Alimony is a payment that one spouse makes to the other during and/or after the divorce process. In Texas, the court calls these payments “spousal maintenance” or “maintenance.”
Either spouse can request maintenance during the divorce process in Texas. However, the court can only award support if the requesting spouse doesn’t have enough property at the time of the divorce to provide for basic needs, and at least one of the following circumstances exist:
Texas law begins every maintenance case with the presumption that spousal maintenance is not appropriate. However, if requesting spouses can demonstrate they have made a good faith effort to earn an income or acquire the education or training necessary to become financially independent during the separation and divorce process (and still need support), the court will move forward with a maintenance evaluation. (Tex. Fam. Code Ann. § 8.053.)
The court will evaluate the following factors to determine the nature, amount, duration, and payment method of support:
Texas law requires judges to follow strict guidelines when deciding the duration of maintenance awards. If the judge orders a spouse to pay support because of a physical or mental disability, duties as a custodial parent of an infant or young child of the marriage, or another compelling reason, support can continue for as long as the conditions exist. The court may order a periodic review of the support order in the future. (Tex. Fam. Code Ann. § 8.054 (2).)
For all other maintenance orders, support is limited by Texas law to:
With the exception of a physical or mental disability, custodial parent, or other compelling circumstance, Texas law requires judges to order support for the shortest duration necessary for the supported spouse to become self-supporting. (Tex. Fam. Code Ann. § 8.054 (2).)
Maintenance orders will end before the termination dates if:
Texas is unique in that, unlike many other states, the law limits the amount of support a court can order. Maintenance awards may not be more than $5000 per month or more than 20% of the spouse’s average monthly gross income (whichever is less). (Tex. Fam. Code Ann. § 8.055.)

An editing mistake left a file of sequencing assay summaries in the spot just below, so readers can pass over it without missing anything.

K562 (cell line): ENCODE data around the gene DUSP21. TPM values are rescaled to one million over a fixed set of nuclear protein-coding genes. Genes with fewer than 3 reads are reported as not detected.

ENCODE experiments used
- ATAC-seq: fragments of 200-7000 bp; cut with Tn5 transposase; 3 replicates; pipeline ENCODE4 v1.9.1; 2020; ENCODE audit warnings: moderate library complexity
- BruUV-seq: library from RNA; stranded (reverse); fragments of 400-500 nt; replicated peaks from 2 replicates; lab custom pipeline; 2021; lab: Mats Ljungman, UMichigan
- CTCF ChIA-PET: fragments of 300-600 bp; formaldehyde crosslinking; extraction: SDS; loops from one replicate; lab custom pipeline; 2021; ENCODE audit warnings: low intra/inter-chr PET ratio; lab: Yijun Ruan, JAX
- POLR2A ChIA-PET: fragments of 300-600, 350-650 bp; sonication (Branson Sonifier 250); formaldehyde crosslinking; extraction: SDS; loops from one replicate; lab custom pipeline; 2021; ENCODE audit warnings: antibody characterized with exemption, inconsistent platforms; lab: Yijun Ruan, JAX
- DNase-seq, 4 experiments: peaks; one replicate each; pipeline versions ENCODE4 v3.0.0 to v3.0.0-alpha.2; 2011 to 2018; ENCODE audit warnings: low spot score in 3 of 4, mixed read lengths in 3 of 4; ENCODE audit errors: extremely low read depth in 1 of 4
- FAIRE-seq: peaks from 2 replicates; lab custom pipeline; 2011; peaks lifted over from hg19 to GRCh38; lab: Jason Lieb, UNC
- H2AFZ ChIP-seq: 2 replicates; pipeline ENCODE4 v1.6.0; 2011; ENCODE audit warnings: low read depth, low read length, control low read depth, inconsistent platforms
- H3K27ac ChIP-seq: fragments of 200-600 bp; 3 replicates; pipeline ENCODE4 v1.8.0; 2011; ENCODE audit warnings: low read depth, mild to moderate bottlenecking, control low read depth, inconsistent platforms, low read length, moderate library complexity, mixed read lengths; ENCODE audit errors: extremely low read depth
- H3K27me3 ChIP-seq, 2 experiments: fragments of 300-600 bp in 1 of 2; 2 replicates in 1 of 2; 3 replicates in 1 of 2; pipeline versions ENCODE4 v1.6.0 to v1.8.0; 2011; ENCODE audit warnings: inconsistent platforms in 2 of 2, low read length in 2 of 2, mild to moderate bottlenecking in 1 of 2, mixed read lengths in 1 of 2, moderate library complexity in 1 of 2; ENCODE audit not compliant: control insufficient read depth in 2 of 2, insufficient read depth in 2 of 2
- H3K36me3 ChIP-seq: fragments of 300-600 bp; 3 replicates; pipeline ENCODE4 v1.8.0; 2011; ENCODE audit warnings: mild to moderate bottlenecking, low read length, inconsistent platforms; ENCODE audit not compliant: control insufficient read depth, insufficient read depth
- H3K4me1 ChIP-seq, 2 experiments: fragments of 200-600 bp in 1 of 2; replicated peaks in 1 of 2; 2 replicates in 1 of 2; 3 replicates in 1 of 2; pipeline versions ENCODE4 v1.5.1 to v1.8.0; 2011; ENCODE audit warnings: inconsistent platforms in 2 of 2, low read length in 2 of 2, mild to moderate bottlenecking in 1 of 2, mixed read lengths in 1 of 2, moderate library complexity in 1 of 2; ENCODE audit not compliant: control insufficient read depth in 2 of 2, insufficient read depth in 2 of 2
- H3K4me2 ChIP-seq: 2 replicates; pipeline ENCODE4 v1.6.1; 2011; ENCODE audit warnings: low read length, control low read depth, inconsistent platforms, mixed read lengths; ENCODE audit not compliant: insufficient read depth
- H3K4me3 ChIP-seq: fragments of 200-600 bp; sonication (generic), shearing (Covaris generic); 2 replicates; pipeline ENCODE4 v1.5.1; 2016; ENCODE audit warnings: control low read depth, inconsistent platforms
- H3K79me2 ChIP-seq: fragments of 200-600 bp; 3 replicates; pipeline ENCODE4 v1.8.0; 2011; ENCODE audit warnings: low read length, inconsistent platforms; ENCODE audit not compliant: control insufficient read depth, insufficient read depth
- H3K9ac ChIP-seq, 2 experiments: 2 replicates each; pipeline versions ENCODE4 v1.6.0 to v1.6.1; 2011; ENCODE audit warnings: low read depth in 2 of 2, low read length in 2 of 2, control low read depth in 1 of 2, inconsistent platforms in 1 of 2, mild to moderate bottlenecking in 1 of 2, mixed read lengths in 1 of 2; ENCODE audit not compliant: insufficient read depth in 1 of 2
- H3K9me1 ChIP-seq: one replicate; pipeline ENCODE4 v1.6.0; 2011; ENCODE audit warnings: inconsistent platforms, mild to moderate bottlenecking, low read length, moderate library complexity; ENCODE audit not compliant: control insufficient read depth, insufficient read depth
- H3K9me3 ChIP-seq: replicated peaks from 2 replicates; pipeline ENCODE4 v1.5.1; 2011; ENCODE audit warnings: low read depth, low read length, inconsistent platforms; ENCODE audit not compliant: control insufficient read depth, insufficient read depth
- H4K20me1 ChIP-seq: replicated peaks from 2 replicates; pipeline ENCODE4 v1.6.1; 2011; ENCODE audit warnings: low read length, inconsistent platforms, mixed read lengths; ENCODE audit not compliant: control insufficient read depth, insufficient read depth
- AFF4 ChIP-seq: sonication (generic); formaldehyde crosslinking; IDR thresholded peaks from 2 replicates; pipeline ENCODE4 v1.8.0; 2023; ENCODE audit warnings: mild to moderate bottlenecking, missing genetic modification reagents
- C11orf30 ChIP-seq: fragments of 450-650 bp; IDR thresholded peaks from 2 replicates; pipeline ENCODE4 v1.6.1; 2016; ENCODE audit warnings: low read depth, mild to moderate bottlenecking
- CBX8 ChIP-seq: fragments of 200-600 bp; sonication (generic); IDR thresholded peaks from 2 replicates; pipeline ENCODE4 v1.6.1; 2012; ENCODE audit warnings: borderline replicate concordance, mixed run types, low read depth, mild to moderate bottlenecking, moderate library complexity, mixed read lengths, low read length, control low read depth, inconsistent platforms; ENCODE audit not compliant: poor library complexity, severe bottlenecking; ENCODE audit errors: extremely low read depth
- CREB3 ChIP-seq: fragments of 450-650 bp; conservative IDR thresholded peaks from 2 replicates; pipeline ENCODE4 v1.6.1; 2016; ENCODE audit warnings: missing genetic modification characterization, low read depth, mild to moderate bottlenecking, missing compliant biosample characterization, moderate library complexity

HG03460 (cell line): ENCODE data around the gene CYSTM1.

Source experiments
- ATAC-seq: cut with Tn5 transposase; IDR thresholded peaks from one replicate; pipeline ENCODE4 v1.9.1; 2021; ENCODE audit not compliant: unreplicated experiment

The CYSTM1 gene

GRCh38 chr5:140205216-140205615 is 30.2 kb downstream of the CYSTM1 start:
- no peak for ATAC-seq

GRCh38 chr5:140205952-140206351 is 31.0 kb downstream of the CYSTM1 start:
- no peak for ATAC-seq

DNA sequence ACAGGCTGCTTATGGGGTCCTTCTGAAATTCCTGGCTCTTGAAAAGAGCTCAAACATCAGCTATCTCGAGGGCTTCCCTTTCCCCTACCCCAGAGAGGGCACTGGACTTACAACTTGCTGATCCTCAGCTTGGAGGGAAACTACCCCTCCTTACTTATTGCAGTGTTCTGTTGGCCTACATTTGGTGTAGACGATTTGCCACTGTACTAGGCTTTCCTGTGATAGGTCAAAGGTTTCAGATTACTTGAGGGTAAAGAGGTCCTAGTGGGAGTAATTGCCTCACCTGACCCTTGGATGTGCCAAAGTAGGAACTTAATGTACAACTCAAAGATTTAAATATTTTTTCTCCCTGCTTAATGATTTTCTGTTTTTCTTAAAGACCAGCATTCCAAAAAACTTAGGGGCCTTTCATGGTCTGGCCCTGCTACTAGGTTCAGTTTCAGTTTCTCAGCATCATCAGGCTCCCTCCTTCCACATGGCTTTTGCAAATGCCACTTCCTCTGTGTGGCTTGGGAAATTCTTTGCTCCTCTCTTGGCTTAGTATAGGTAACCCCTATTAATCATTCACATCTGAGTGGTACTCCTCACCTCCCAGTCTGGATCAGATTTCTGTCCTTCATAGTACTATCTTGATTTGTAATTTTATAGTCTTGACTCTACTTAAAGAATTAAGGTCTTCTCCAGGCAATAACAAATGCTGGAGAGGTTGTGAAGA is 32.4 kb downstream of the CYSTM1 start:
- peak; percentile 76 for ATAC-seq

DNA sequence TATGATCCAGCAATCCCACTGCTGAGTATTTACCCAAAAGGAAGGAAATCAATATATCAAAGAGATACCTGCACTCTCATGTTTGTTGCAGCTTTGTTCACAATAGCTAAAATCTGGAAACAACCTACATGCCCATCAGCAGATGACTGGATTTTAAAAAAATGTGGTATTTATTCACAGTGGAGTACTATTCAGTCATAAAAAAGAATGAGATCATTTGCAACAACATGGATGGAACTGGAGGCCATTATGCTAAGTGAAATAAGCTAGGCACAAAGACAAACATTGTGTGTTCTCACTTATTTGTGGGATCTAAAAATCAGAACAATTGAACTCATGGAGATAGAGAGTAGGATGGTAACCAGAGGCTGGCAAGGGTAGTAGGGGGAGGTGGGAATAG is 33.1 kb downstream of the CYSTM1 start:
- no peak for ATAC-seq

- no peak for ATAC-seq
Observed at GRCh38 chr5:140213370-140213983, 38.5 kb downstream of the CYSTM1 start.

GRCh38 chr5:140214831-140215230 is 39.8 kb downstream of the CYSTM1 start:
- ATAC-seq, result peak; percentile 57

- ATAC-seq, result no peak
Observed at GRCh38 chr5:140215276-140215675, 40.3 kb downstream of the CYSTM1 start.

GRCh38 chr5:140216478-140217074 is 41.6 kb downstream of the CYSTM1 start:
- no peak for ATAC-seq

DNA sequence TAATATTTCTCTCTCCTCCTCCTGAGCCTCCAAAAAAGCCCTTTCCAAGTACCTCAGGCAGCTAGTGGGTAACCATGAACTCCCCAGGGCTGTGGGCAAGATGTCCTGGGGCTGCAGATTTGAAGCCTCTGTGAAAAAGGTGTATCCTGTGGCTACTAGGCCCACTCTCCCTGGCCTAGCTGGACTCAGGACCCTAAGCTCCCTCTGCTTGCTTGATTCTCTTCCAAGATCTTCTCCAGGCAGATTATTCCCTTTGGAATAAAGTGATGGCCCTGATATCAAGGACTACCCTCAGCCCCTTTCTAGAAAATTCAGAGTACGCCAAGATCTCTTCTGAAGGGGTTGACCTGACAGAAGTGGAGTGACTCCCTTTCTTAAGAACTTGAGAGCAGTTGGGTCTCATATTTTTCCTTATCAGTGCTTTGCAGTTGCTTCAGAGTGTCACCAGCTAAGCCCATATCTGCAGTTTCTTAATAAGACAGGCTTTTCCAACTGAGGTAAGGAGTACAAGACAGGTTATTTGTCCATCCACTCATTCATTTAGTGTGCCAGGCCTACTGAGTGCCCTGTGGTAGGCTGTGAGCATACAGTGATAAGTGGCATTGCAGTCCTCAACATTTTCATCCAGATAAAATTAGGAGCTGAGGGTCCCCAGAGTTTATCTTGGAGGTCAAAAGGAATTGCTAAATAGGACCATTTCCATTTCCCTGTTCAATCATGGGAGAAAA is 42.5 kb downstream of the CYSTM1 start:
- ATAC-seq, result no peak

It’s common for a judge to order periodic payments (usually monthly) of spousal maintenance. The court may issue an income withholding order, which directs the paying spouse’s employer to deduct maintenance payments from the paycheck and forward it to the proper court agency. (Tex. Fam. Code Ann. § 8.101.)
The court can modify (change) spousal maintenance orders if there is has been a material and substantial change of circumstances since the first order. Until the court formally changes the award, the paying spouse must continue to follow the requirements of the current court order. (Tex. Fam. Code Ann. § 8.057)
It’s important to understand that until the judge hears your request for an alimony modification, you must continue to follow the court order. Failure to comply with a court order is a serious offense and may result in severe penalties, such as attorney's fees, bank liens, or time in jail. Supported spouses who aren’t receiving court-ordered payments can file a formal request with the court for help enforcing the order.
The 2017 Tax Cuts and Jobs Act significantly impacts spousal maintenance. Before January 1, 2019, paying spouses could deduct maintenance payments from their income, and supported spouses reported and paid taxes on the income.
However, for all alimony agreements and/or court orders finalized on or after January 1, 2019, maintenance payments are no longer considered income for the recipient or a tax deduction for the paying spouse.
If you’re unsure how the new tax law impacts your bottom line, speak with an experienced tax and divorce attorney near you.